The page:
In the example above the formatter<point>::parse function ignores the contents of the format string referred to by ctx.begin() so the object will always be formatted in the same way. See formatter<tm>::parse in fmt/time.h for an advanced example of how to parse the format string and customize the formatted output.

You can also reuse existing formatters, for example:

enum color {red, green, blue};

template <>
struct fmt::formatter<color>: formatter<string_view> {
  // parse is inherited from formatter<string_view>.
  template <typename FormatContext>
  auto format(color c, FormatContext &ctx) {
    string_view name = "unknown";
    switch (c) {
    case red:   name = "red"; break;
    case green: name = "green"; break;
    case blue:  name = "blue"; break;
    }
    return formatter<string_view>::format(name, ctx);
  }
};

This section shows how to define a custom format function for a user-defined type. The next section describes how to get fmt to use a conventional stream output operator<< when one is defined for a user-defined type.

Output iterator support

template <typename OutputIt, typename... Args>
OutputIt fmt::format_to(OutputIt out, string_view format_str, const Args&... args)

Formats arguments, writes the result to the output iterator out and returns the iterator past the end of the output range.

Example:

std::vector<char> out;
fmt::format_to(std::back_inserter(out), "{}", 42);

template <typename OutputIt, typename... Args>
format_to_n_result<OutputIt> fmt::format_to_n(OutputIt out, std::size_t n, string_view format_str, const Args&... args)

Formats arguments, writes up to n characters of the result to the output iterator out and returns the total output size and the iterator past the end of the output range.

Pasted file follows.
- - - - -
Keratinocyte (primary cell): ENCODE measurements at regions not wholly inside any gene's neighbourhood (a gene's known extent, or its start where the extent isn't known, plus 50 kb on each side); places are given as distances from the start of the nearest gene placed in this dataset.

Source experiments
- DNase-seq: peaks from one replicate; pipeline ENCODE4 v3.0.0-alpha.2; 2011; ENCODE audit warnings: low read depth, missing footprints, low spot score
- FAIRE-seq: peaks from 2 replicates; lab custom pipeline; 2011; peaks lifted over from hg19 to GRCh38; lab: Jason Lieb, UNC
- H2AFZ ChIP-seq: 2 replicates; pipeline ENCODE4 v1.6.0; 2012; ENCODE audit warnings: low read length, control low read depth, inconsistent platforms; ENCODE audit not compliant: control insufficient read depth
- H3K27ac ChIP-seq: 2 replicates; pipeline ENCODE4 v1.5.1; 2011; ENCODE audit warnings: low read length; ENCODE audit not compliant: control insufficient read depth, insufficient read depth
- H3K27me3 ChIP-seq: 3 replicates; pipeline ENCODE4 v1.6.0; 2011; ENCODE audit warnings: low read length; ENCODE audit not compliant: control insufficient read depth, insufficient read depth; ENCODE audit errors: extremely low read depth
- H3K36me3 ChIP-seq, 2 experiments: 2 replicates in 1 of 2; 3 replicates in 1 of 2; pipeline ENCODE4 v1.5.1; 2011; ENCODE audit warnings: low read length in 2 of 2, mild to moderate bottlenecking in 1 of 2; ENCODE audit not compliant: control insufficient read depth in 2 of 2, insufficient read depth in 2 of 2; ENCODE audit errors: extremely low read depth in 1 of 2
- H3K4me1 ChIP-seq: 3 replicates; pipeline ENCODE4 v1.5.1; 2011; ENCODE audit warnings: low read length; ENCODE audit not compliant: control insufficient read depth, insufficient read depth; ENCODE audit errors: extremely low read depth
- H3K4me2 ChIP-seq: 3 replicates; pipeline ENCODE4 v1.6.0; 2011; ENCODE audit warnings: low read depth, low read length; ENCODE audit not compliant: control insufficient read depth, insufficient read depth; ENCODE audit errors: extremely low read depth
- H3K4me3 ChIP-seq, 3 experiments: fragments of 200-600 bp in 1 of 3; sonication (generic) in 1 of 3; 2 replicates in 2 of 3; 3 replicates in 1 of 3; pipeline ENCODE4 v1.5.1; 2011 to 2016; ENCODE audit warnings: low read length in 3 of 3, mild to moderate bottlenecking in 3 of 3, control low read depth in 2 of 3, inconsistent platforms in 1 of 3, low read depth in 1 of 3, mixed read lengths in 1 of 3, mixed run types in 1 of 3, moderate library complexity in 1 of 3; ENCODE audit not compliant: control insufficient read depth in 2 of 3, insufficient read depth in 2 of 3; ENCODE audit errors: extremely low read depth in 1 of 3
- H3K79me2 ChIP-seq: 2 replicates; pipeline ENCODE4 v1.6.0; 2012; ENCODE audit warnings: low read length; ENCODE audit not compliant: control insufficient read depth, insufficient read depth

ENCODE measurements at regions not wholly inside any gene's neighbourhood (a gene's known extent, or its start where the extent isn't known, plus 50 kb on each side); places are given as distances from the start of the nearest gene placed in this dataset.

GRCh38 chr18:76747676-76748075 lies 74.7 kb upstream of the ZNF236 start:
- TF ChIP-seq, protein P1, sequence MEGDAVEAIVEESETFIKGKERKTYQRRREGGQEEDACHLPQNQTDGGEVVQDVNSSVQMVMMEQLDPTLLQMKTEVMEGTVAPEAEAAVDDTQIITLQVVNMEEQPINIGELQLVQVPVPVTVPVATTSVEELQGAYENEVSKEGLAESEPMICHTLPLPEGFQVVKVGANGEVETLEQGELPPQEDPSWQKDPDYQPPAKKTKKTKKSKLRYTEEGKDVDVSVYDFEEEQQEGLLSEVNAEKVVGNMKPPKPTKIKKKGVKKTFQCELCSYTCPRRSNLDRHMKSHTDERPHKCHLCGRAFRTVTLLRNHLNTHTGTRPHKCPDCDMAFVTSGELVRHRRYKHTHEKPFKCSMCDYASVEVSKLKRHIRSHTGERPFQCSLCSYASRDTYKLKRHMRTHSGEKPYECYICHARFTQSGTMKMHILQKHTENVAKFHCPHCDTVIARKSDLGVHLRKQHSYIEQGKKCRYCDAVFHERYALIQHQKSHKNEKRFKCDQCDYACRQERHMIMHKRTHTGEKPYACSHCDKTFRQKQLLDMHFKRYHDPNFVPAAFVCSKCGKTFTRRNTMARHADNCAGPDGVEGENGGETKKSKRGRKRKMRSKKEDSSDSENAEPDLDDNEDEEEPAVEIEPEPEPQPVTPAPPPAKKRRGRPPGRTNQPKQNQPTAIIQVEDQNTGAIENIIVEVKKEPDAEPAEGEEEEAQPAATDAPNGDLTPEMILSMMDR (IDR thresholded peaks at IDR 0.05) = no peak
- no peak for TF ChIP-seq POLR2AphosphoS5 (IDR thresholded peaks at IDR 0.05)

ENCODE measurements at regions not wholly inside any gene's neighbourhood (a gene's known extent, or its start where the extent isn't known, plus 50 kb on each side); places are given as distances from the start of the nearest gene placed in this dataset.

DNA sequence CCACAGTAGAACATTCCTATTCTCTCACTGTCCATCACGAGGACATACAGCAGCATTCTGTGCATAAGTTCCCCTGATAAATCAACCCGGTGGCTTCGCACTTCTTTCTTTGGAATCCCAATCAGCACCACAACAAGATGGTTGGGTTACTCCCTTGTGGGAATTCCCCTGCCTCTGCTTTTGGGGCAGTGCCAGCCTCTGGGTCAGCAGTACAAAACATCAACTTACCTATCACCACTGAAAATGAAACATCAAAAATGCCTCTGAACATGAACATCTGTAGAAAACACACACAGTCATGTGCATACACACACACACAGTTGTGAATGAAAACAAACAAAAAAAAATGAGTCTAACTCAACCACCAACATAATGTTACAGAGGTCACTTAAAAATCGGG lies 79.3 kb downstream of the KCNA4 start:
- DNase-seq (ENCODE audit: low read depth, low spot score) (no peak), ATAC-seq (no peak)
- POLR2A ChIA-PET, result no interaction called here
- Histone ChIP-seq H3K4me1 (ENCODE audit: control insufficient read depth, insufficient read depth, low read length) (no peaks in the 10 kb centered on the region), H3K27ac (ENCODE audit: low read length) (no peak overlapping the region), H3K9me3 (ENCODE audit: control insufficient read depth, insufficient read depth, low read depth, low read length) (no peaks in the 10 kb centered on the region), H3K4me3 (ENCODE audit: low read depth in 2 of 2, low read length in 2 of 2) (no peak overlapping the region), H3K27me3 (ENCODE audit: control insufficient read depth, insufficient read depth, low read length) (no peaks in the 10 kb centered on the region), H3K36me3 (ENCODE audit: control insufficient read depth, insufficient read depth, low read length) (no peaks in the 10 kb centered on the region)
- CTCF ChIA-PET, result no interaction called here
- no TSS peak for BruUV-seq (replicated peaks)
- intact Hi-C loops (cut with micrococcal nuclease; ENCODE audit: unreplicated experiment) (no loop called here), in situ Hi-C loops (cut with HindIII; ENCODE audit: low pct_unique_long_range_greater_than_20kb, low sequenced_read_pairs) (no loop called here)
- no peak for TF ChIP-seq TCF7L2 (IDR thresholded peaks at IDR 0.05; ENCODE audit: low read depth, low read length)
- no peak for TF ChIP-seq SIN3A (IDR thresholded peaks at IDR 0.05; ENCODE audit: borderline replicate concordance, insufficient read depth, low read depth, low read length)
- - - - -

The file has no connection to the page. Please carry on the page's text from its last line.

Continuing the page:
template <typename OutputIt>
struct fmt::format_to_n_result

Public Members

OutputIt out

Iterator past the end of the output range.

std::size_t size

Total (not truncated) output size.

Literal-based API

The following user-defined literals are defined in fmt/format.h.

internal::udl_formatter<char> fmt::literals::operator""_format(const char *s, std::size_t)

User-defined literal equivalent of fmt::format().

Example:

using namespace fmt::literals;
std::string message = "The answer is {}"_format(42);

internal::udl_arg<char> fmt::literals::operator""_a(const char *s, std::size_t)

User-defined literal equivalent of fmt::arg().

Example:

using namespace fmt::literals;
fmt::print("Elapsed time: {s:.2f} seconds", "s"_a=1.23);

Utilities

template <typename... Args>
std::size_t fmt::formatted_size(string_view format_str, const Args&... args)

Returns the number of characters in the output of format(format_str, args...).

template <typename T>
std::string fmt::to_string(const T &value)

Converts value to std::string using the default format for type T. It doesn’t support user-defined types with custom formatters.

Example:

#include <fmt/format.h>

std::string answer = fmt::to_string(42);

template <typename T>